By Gabriela Baczynska, Philip Blenkinsop and John Chalmers
BRUSSELS (Reuters) – European Union leaders will tackle their Polish counterpart on Thursday over a court ruling that questioned the primacy of European laws in a sharp escalation of battles that risk precipitating a new crisis for the bloc.
The French president and the Dutch premier are particularly keen to prevent their governments’ cash contributions to the EU from benefitting socially conservative politicians undercutting human rights fixed in the laws of western liberal democracies.
“EU states that violate the rule of law should not receive EU funds,” the head of the European Union parliament, David Sassoli, said before national leaders of the bloc’s 27 member countries convened in Brussels on Thursday and Friday.
“The European Union is a community built on the principles of democracy and the rule of law. If these are under threat in a member state, the EU must act to protect them.”
Polish Prime Minister Mateusz Morawiecki is set to defend the Oct. 7 ruling by Poland’s Constitutional Tribunal stating that elements of EU law were incompatible with the country’s constitution.
“It’s a major problem and a challenge for the European project,” a French official said of the Polish ruling.
Morawiecki has already came under fire from EU lawmakers this week and the head of the Commission said the challenge to the unity of the European legal order would not go unanswered.
This, as well as other policies introduced by his ruling Law and Justice (PiS) party are set to cost Poland money.
With the ruling, the PiS raised the stakes in years of increasingly bitter feuds with the EU over democratic principles from the freedom of courts and media to the rights of women, migrants and LGBT people.
A senior EU diplomat said such policies were “not tenable in the European Union.”
The Commission has for now barred Warsaw from tapping into 57 billion euros ($66 billion) of emergency funds to help its economy emerge from the COVID pandemic. Warsaw also risks losing other EU handouts, as well as penalties from the bloc’s top court.
Sweden, Finland and Luxembourg are also among those determined to bring Warsaw into line and have stepped up their criticism since PiS came to power in 2015.
The immediate consequences to Poland – with some 38 million people, the biggest ex-communist EU country – are financial.
But for the EU, the latest twist in feuds with the eurosceptic PiS also comes at a sensitive time as it grapples with the fallout from Brexit.
The bloc – without Britain – last year achieved a major leap in integration in agreeing joint debt guarantees to raise 750 billion euros for COVID economic recovery, overcoming stiff resistance from wealthy states like the Netherlands.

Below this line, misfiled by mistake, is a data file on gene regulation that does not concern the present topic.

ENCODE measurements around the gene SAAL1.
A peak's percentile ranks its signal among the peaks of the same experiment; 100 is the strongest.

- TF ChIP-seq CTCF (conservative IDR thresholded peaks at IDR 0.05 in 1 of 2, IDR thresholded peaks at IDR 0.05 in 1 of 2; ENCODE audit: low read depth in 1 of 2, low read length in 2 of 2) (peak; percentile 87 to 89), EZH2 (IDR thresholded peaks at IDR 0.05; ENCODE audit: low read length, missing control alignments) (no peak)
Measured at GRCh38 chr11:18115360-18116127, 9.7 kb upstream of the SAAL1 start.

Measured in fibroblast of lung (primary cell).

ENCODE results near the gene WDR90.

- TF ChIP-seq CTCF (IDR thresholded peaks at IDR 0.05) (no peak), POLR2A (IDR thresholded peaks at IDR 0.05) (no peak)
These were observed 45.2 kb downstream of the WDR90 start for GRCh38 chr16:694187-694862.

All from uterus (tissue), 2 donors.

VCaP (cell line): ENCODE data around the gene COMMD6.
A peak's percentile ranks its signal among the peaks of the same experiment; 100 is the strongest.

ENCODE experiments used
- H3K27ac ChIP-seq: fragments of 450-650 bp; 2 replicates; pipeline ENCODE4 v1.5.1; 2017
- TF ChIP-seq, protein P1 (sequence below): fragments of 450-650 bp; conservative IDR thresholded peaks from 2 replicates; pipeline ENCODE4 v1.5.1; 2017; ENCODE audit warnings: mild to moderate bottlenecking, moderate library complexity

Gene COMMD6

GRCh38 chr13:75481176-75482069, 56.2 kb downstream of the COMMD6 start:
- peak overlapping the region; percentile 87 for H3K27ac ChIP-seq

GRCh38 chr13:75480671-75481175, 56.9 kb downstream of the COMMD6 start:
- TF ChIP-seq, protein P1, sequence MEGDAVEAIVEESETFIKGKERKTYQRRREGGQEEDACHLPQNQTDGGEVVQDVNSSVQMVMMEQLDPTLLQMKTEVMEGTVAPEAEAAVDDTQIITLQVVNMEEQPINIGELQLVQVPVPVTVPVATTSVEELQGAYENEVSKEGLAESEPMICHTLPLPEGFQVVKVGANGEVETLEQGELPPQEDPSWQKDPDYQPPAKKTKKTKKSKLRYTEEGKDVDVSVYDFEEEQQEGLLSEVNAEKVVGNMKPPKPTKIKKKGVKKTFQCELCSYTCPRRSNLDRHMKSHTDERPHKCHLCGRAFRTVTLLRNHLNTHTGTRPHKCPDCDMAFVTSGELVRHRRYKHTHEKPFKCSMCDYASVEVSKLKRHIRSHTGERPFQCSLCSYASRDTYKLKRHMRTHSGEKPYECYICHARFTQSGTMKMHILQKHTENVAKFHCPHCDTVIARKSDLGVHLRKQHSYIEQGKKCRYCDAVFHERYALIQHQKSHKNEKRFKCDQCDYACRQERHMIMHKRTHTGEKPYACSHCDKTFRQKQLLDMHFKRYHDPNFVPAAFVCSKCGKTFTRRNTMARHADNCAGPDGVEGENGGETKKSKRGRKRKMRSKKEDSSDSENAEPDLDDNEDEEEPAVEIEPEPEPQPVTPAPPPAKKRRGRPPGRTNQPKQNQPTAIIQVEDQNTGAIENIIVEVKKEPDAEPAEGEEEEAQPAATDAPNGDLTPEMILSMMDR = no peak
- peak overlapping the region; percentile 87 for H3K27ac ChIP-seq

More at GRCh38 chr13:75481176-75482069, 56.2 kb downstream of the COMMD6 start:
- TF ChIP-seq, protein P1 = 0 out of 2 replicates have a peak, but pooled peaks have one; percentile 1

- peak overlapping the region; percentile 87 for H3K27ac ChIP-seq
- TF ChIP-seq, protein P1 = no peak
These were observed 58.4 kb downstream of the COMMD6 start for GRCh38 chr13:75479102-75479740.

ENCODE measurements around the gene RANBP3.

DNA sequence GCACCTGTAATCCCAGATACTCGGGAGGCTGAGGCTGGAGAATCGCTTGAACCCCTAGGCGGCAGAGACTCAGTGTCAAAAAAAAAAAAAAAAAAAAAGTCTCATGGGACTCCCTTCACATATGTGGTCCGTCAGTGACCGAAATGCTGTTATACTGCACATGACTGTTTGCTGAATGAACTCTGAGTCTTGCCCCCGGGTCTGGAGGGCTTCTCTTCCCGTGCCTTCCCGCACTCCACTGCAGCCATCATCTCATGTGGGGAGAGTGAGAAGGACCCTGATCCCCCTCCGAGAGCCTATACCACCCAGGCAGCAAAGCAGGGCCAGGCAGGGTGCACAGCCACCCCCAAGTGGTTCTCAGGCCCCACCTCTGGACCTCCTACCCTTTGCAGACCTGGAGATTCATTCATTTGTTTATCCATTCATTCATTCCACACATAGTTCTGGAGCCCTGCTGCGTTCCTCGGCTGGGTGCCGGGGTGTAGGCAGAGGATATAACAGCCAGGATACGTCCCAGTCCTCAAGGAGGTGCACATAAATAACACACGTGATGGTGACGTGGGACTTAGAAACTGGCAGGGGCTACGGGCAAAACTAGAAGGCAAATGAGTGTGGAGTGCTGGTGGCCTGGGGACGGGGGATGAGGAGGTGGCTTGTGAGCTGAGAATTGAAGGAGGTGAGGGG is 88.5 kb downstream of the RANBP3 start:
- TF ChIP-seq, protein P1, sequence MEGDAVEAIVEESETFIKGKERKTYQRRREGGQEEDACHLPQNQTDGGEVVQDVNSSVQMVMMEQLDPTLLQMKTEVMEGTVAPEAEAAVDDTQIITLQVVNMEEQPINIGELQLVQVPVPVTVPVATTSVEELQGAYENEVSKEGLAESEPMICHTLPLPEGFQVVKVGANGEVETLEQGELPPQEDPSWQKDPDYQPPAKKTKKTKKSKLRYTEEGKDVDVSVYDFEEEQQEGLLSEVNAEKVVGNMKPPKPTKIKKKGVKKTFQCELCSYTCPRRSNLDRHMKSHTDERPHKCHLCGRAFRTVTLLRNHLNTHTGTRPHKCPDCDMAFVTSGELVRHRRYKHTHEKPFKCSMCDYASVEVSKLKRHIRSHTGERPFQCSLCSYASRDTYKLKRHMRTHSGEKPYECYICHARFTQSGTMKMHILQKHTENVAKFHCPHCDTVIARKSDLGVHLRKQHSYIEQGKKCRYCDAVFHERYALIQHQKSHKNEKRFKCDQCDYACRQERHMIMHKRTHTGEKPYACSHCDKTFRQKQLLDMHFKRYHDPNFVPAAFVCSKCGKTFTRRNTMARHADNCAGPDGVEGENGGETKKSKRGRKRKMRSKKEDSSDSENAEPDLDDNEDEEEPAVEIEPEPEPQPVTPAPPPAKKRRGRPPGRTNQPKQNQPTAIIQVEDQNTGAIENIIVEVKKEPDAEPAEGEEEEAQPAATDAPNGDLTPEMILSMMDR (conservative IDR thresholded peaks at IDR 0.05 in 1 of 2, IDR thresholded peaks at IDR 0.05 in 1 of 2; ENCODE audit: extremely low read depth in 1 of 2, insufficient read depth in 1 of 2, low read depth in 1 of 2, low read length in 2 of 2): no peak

While most EU states share a currency, more fiscal coordination can only hold if the rich ones donating more than they recuperate from the bloc are sure their taxes do not end up financing politicians flouting their core liberal values.
Morawiecki has dismissed the idea of leaving the EU in a “Polexit”. Support for membership remains very high in Poland, which has benefitted enormously from funding coming from the bloc it joined in 2004.
Speaking on Wednesday, a senior Polish diplomat struck a conciliatory tone, saying the Polish tribunal did not challenge EU laws but particular interpretations of some of them.
Warsaw – backed by Hungarian Prime Minister Viktor Orban – wants to return powers to national capitals and has lashed out at what it says are excessive powers held by the Commission.
While many have grown increasingly frustrated at failed attempts to convince Warsaw to change tack, German Chancellor Angela Merkel has long warned against isolating Poland.
Her sway, however, is weakened as she visits Brussels for her last scheduled summit before she is due to hand over to a new German chancellor after 16 years.
Beyond putting pressure on Poland, the leaders will also lock horns over how to respond to a sharp spike in energy prices, discuss migration, their fraught relationship with Belarus and the COVID-19 pandemic.
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(Additional reporting by Michel Rose, Andreas Rinke, Sabine Siebold; writing by Gabriela Baczynska; editing by Richard Pullin)